Maria Ofitserova, PhD, and Sareeta Nerkar, PhD, Pickering Laboratories Inc.
Thiamine (vitamin B1) plays an important role in many cellular processes and its deficiency can quickly lead to serious health
problems. Since humans and animals can't synthesize vitamin B1, they must obtain a sufficient amount through their diet. The
requirements of nutritional labeling have led to increased demand for methods to analyze vitamin B1 in different matrices.
Figure 1: Chromatogram of 1 μg/mL calibration standard of Thiamine and its phosphorylated derivatives.
This application note describes a sensitive and accurate HPLC method capable of measuring Thiamine and its biologically active
phosphorylated derivatives in foods and dietary supplements. Thiamine and its derivatives are separated on reversed phase
column and converted using post-column derivatization into highly fluorescent compounds. To determine total vitamin B1 content
in foods, an enzymatic reaction with Taka-diastase was employed to convert all Thiamine esters to free Thiamine.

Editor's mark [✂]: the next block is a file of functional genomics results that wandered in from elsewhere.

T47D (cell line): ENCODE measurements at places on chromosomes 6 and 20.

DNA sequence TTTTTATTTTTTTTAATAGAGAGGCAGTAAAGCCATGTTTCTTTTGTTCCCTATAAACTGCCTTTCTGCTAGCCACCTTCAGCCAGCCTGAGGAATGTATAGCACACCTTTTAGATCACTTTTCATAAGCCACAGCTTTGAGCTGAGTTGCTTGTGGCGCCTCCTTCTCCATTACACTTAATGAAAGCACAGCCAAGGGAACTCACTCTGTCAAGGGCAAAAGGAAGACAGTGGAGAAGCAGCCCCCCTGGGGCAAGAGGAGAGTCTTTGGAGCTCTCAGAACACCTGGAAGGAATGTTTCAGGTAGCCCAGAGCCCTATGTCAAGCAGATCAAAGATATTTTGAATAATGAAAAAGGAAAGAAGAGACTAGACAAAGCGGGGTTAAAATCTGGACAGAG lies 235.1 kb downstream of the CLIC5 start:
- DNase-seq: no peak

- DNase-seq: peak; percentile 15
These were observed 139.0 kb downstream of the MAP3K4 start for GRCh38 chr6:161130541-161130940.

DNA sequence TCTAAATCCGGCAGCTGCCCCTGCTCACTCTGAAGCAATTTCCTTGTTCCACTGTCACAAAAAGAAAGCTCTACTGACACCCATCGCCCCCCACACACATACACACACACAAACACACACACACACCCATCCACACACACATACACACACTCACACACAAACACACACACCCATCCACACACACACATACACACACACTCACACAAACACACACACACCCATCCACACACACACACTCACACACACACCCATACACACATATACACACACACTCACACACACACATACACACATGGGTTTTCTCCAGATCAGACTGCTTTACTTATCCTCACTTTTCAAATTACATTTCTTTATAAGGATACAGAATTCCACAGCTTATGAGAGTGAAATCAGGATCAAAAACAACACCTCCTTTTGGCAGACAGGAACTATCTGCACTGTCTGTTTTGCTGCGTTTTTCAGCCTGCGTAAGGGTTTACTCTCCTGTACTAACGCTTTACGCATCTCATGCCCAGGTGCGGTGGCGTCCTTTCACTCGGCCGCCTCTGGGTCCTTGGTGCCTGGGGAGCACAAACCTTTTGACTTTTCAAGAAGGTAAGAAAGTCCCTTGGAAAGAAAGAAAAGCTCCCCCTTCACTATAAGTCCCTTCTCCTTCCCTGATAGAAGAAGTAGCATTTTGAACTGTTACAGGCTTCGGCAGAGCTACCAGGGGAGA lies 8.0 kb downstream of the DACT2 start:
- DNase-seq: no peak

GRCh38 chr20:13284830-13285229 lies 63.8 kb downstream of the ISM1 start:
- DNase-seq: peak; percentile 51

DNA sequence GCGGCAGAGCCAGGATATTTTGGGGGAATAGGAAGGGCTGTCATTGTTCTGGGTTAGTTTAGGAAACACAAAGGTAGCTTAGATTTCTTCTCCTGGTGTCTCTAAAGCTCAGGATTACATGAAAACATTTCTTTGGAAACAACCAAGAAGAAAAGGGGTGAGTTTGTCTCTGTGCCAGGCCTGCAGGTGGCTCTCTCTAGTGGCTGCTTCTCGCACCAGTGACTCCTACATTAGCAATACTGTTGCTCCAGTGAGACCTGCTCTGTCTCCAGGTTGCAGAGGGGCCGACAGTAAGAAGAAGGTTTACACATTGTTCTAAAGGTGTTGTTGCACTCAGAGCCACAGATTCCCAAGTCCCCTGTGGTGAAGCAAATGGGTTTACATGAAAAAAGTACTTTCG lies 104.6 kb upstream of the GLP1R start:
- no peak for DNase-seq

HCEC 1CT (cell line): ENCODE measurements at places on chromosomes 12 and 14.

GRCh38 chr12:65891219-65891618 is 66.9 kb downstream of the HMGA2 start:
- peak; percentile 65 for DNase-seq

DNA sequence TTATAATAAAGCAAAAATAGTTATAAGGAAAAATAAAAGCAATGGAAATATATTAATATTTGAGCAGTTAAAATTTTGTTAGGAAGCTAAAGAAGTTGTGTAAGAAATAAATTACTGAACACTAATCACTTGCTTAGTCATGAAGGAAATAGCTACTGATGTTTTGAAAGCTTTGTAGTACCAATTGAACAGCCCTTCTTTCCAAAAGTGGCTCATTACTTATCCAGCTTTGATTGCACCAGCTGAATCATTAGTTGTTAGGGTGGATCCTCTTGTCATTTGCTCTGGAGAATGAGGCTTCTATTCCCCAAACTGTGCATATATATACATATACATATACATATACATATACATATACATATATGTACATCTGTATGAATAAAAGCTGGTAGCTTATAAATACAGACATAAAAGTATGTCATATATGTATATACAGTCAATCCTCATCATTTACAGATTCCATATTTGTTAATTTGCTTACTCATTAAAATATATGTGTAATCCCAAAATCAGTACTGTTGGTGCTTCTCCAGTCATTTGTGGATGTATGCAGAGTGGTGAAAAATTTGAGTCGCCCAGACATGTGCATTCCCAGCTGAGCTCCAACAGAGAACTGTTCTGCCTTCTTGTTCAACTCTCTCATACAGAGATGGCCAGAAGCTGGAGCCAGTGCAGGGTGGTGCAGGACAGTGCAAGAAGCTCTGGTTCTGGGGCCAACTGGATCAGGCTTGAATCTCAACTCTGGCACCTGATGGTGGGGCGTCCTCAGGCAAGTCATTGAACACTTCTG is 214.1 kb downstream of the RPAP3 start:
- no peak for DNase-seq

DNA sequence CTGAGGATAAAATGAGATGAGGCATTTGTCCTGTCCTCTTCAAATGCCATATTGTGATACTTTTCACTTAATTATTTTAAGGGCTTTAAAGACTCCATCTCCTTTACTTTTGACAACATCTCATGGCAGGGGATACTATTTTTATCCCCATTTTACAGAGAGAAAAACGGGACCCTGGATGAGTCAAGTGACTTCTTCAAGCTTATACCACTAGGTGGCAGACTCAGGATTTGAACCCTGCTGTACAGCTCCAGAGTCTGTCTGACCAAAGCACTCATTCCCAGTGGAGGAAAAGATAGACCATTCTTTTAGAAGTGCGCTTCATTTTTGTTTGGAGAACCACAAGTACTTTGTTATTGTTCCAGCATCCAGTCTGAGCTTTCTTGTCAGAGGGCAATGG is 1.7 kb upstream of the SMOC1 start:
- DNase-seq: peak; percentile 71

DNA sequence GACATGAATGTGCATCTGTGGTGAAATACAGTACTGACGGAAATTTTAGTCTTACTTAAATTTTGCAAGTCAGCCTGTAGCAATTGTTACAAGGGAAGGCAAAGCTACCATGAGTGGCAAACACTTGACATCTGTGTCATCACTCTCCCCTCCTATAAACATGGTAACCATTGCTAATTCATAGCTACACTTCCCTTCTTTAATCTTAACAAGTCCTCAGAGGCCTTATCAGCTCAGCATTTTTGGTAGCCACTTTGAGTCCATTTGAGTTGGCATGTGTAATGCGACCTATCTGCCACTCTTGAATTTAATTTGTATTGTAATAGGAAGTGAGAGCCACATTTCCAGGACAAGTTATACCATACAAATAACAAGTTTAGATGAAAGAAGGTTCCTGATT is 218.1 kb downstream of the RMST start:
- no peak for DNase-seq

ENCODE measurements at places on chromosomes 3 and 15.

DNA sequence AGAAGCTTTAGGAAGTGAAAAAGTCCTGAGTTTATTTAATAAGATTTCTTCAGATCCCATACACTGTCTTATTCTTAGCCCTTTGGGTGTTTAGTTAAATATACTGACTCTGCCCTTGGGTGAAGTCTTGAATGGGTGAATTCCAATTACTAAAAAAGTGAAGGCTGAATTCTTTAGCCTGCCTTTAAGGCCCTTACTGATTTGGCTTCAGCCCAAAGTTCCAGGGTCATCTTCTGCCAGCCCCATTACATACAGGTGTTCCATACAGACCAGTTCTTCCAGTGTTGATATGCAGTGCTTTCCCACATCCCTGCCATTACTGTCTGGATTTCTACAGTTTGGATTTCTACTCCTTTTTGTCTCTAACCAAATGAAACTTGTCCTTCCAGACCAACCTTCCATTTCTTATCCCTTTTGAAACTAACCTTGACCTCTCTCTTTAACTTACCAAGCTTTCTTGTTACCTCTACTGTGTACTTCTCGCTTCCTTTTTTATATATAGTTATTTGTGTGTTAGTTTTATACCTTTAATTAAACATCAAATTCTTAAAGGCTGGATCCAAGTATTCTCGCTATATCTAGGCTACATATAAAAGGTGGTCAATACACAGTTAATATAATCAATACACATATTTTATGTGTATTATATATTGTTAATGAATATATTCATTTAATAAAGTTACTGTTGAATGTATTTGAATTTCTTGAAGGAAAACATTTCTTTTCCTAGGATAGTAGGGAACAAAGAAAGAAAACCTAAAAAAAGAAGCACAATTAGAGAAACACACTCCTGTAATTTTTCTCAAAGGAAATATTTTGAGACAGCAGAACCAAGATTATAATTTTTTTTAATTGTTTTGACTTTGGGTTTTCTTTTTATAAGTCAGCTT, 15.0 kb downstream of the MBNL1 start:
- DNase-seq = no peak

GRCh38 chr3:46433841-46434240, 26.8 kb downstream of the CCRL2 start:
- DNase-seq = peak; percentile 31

Figure 2: Chromatogram of Vitamin B complex supplement.
To 5 g of sample add 60 mL of 0.1 N HCl, blend at high speed for 2–3 min and heat the mixture at 100 °C for 1 h. Cool the
mixture to room temperature and adjust pH to 4.0–4.5 using 2.5 M Sodium Acetate solution. Add 200 mg of Taka-diastase, shake
well and incubate for 18 h at 45 °C. After enzymatic hydrolysis is complete add 2 mL of 50% Trichloroacetic acid solution
in water and heat at 100 °C for 15 min to precipitate proteins. Adjust pH to 2.6–2.8 with Sodium Acetate and bring the volume
to 100 mL with DI water. Filter through 0.45 μm filter.
Figure 3: Chromatogram of cereal sample.
Mix the contents of at least 10 capsules. Take a 250 mg portion and dissolve in 100 mL of DI water acidified to pH 2.6-2.8
with 0.1 N HCl. Dilute the solution further with acidified water to fit the calibration curve as needed. Filter through 0.45
Table I: Thiamine analysis in foods